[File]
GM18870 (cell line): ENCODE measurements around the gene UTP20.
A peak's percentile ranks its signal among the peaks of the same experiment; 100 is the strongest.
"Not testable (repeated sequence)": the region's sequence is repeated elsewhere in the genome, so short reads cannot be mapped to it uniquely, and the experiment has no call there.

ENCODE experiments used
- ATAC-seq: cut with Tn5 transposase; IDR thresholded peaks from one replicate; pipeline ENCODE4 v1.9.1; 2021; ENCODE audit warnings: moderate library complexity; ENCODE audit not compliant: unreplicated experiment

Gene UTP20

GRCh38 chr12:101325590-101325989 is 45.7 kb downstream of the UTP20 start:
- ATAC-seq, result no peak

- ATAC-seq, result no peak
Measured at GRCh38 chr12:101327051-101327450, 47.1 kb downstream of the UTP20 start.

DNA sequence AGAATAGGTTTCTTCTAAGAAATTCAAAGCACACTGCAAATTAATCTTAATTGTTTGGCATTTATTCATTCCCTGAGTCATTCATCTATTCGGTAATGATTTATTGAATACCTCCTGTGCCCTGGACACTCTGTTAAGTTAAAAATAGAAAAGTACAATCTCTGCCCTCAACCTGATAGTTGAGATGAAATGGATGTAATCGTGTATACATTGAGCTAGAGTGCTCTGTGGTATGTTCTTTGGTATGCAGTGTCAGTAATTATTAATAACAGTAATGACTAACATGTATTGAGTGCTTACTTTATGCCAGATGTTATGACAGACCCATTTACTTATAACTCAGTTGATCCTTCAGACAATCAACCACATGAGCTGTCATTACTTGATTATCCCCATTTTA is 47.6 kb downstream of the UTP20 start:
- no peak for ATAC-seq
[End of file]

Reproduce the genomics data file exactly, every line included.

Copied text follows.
GM18870 (cell line): ENCODE measurements around the gene UTP20.
A peak's percentile ranks its signal among the peaks of the same experiment; 100 is the strongest.
"Not testable (repeated sequence)": the region's sequence is repeated elsewhere in the genome, so short reads cannot be mapped to it uniquely, and the experiment has no call there.

ENCODE experiments used
- ATAC-seq: cut with Tn5 transposase; IDR thresholded peaks from one replicate; pipeline ENCODE4 v1.9.1; 2021; ENCODE audit warnings: moderate library complexity; ENCODE audit not compliant: unreplicated experiment

Gene UTP20

GRCh38 chr12:101325590-101325989 is 45.7 kb downstream of the UTP20 start:
- ATAC-seq, result no peak

- ATAC-seq, result no peak
Measured at GRCh38 chr12:101327051-101327450, 47.1 kb downstream of the UTP20 start.

DNA sequence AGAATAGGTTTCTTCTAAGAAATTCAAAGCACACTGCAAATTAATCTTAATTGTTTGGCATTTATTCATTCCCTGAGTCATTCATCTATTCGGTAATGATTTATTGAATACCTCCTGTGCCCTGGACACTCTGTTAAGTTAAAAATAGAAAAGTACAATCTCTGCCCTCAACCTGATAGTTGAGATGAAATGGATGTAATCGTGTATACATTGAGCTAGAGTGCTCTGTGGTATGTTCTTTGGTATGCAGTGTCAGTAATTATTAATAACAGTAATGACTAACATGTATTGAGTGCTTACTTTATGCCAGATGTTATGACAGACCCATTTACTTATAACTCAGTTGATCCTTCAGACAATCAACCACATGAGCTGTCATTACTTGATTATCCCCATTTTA is 47.6 kb downstream of the UTP20 start:
- no peak for ATAC-seq